Anger management drives ‘Winnebago Man’
It gets hot during the summer in Iowa, very hot. It’s even worse when there’s no wind or shade, and a sullen production crew dislikes you even more than you dislike them. So you spend two weeks putting up with all that, while also having to get in and out of an RV while trying to sing its praises on camera, and . . . well, who wouldn’t go a bit nuts?
That’s what Jack Rebney did, anyway, back in 1988 — on camera, no less. It was road rage on the hoof. He’d curse up a storm during failed take after take while shooting an industrial film for Winnebago. The crew saw to it that a video of the outtakes made it to company headquarters. Copies of the video began to circulate. And circulate. And circulate. Then along came YouTube, in 2005, and Jack — the angry Winnebago Man — was everywhere.
Everywhere included under Ben Steinbauer’s skin. Steinbauer, who directed and helped write “Winnebago Man,’’ kept wondering about Rebney. Who is this guy? What is his back story? What did he think of going viral? Was he even still alive? The answers, we learn from Steinbauer’s new documentary, are:
1) an intelligent, if over-bearing, man in his late 70s who lives with a pit bull named Buddha;
2) a former television news director (he has the voice, and arrogance, of the host of a late-night radio call-in show);
3) not much, to the extent he has given it any thought at all;
4) yes (though you probably figured that one out by now).
We don’t meet the real Rebney until nearly a third of the way into “Winnebago Man.’’ Before that, Steinbauer explains how the video became a sensation. He dwells on his own obsession with Rebney (Steinbauer even hires a detective to help track him down). He also briefly ponders the phenomenon of viral video. Finally, the documentary settles into what it really is, a character study.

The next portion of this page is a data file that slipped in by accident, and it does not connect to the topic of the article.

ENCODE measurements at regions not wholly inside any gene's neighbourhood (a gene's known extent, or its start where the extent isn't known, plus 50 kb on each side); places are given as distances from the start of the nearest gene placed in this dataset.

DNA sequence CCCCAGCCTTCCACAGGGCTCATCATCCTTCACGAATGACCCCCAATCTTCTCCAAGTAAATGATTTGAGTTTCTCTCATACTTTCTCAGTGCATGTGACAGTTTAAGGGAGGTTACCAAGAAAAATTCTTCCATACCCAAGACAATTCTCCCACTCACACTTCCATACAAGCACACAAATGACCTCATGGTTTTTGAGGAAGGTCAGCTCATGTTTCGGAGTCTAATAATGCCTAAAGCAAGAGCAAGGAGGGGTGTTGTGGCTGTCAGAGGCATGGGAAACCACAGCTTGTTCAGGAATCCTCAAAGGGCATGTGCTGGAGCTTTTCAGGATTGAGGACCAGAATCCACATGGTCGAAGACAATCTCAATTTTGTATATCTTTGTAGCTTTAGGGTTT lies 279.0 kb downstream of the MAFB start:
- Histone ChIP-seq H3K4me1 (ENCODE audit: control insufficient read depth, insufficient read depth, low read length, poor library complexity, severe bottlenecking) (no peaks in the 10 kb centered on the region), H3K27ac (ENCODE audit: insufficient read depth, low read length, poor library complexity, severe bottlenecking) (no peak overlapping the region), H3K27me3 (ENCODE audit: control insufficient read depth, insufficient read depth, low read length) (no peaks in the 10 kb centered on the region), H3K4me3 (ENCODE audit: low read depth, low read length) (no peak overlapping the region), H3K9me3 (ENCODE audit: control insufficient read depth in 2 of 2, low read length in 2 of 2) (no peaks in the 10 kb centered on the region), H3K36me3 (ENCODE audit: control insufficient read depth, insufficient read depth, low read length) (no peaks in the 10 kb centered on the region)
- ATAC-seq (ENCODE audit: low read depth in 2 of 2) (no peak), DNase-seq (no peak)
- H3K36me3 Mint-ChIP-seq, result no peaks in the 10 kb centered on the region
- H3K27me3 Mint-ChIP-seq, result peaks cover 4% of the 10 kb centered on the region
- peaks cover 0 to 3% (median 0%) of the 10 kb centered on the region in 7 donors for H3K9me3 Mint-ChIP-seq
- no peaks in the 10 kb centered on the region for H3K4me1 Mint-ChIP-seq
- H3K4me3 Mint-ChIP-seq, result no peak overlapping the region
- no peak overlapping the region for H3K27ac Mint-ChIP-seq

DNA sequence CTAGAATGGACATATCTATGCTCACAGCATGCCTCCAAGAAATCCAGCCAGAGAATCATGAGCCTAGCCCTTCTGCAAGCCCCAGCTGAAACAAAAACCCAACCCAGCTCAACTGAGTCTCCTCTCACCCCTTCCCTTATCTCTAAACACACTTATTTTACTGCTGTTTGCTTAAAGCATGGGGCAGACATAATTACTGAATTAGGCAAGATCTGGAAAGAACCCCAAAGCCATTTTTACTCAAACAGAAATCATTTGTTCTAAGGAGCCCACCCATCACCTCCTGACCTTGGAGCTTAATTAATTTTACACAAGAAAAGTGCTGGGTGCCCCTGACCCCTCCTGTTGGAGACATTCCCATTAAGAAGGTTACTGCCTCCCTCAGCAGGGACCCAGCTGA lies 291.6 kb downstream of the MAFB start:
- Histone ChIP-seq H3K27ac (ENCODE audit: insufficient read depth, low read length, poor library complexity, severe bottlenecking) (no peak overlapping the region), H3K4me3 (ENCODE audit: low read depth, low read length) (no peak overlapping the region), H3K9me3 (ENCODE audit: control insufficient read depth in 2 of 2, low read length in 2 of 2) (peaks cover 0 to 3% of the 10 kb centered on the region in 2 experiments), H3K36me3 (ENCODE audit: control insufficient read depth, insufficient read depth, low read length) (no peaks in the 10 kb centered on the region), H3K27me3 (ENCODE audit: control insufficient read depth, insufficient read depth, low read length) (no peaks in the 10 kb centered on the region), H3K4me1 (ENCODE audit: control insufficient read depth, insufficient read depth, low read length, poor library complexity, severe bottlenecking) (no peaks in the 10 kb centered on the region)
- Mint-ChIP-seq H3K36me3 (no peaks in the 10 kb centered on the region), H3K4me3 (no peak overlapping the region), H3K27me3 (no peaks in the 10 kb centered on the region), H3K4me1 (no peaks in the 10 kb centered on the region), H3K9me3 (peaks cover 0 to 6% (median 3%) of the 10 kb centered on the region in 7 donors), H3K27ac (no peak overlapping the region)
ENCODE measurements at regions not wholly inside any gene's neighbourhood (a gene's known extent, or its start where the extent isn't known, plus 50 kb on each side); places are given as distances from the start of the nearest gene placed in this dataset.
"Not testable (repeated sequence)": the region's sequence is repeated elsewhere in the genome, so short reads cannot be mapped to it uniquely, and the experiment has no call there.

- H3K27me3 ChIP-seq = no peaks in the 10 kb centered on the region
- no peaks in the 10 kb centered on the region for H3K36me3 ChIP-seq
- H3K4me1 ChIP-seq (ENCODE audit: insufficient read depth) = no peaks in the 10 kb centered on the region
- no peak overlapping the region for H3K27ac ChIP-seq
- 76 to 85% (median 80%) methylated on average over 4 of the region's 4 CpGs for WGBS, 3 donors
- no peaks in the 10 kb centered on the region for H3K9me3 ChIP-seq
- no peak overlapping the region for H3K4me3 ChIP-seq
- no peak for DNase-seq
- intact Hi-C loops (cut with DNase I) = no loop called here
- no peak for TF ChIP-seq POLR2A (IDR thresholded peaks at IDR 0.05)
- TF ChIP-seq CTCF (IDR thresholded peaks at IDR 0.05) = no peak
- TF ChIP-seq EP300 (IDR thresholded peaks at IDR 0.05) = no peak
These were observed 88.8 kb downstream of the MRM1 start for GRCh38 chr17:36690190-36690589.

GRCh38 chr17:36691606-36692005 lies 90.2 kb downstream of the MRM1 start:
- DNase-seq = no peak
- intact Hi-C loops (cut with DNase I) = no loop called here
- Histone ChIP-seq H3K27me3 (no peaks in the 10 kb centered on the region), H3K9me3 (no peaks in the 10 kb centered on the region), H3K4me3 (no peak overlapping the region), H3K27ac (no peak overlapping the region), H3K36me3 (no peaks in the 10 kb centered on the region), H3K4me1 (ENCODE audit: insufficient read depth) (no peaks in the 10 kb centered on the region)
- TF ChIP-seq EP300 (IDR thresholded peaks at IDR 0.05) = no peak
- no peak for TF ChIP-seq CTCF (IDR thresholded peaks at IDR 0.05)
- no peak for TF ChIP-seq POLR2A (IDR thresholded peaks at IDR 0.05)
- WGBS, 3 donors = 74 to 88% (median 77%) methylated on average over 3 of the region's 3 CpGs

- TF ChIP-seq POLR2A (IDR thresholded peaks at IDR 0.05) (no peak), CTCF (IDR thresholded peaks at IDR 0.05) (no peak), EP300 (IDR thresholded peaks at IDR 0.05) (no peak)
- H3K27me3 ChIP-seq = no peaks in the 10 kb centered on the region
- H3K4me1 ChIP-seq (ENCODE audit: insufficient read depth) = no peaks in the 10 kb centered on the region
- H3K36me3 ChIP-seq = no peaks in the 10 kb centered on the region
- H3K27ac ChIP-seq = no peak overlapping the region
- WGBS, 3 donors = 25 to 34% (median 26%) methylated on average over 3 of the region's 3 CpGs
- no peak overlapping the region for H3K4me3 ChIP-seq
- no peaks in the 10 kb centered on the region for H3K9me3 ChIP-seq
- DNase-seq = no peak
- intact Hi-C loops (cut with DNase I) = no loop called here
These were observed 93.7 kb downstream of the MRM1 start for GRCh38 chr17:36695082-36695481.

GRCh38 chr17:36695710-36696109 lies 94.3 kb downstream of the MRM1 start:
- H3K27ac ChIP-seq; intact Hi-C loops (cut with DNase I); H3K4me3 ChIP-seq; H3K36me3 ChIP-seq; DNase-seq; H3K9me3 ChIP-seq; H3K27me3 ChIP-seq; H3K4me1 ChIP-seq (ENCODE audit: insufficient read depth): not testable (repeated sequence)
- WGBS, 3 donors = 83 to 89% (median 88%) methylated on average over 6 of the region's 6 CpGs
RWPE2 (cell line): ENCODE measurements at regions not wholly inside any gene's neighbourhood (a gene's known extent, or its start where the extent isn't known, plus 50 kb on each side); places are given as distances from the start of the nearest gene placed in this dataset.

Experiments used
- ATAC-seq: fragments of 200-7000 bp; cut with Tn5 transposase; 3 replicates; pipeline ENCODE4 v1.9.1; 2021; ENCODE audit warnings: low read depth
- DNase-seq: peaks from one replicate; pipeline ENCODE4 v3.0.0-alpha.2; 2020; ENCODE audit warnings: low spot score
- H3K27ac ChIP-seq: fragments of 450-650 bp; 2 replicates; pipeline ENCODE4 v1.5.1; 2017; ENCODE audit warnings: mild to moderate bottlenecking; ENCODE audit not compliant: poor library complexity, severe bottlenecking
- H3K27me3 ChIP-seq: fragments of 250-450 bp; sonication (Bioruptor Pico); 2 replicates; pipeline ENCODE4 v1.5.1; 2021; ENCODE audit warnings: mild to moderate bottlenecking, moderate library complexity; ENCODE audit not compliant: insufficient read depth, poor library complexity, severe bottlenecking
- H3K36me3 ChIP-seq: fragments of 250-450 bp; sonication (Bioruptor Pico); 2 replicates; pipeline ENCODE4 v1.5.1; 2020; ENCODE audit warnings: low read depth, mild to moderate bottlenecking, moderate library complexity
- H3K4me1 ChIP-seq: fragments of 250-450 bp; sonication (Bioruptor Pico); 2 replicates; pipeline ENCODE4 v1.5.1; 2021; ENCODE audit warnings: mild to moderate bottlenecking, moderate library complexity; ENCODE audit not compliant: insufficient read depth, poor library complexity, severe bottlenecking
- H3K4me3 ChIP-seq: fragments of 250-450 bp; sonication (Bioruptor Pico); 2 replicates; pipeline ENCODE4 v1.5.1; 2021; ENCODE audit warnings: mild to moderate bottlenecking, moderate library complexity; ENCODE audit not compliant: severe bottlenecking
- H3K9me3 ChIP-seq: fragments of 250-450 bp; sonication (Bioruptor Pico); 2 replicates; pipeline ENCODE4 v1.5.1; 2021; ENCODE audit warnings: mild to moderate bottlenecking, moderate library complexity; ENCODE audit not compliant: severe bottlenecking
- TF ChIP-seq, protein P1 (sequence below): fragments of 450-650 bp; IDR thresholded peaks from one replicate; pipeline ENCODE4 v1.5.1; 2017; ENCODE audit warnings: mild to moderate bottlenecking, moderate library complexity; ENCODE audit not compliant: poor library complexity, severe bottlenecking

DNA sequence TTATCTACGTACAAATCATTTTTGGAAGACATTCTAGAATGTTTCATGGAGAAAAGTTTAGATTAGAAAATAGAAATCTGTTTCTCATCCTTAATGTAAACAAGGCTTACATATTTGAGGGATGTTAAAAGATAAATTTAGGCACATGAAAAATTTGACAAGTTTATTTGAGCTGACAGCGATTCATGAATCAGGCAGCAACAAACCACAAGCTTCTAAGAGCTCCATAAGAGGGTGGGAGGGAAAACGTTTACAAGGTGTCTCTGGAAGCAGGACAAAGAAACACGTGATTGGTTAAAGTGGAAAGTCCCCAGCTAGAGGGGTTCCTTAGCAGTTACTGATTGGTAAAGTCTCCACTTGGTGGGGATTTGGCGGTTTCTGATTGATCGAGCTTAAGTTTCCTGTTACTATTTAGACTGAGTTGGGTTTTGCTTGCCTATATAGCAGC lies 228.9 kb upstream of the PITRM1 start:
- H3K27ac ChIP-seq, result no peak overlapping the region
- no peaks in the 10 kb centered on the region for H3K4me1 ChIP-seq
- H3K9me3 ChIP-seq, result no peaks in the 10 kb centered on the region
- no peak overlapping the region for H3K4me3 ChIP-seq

Above and beyond his Web notoriety, Rebney is an interesting guy. He lives by himself as a caretaker in a cabin in northern California. (Imagine what the Unabomber would have been like with his temper!) Still cursing like a drunken sailor — “I feel like I’ve stepped into the Winnebago Man outtakes,’’ Steinbauer confesses in his voice-over — Rebney also spouts polysyllabic words like a drunken professor and looks a bit like Alex Trebek about 3,000 “Final Jeopardy’’ answers down the road.
He’s not as interesting as Steinbauer seems to think he is, though. All the swearing gets tiresome after a while — not least of all because it’s so flat and reflexive. A white Richard Pryor Rebney is not. There’s no musicality to his obscenity. There’s not even any real anger to it. It’s a stick used by an old, disaffected man to brandish at the world and keep it at bay. The only real tension the documentary has, once Steinbauer has his first meeting with Rebney, is whether the filmmaker is celebrating him more than exploiting him. There’s a pathos lurking around the edges of “Winnebago Man,’’ and it has nothing to do with issues of fame or the power of the Web and everything to do with aging and alienation, neither of which the documentary seems able to comprehend.
Mark Feeney can be reached at firstname.lastname@example.org.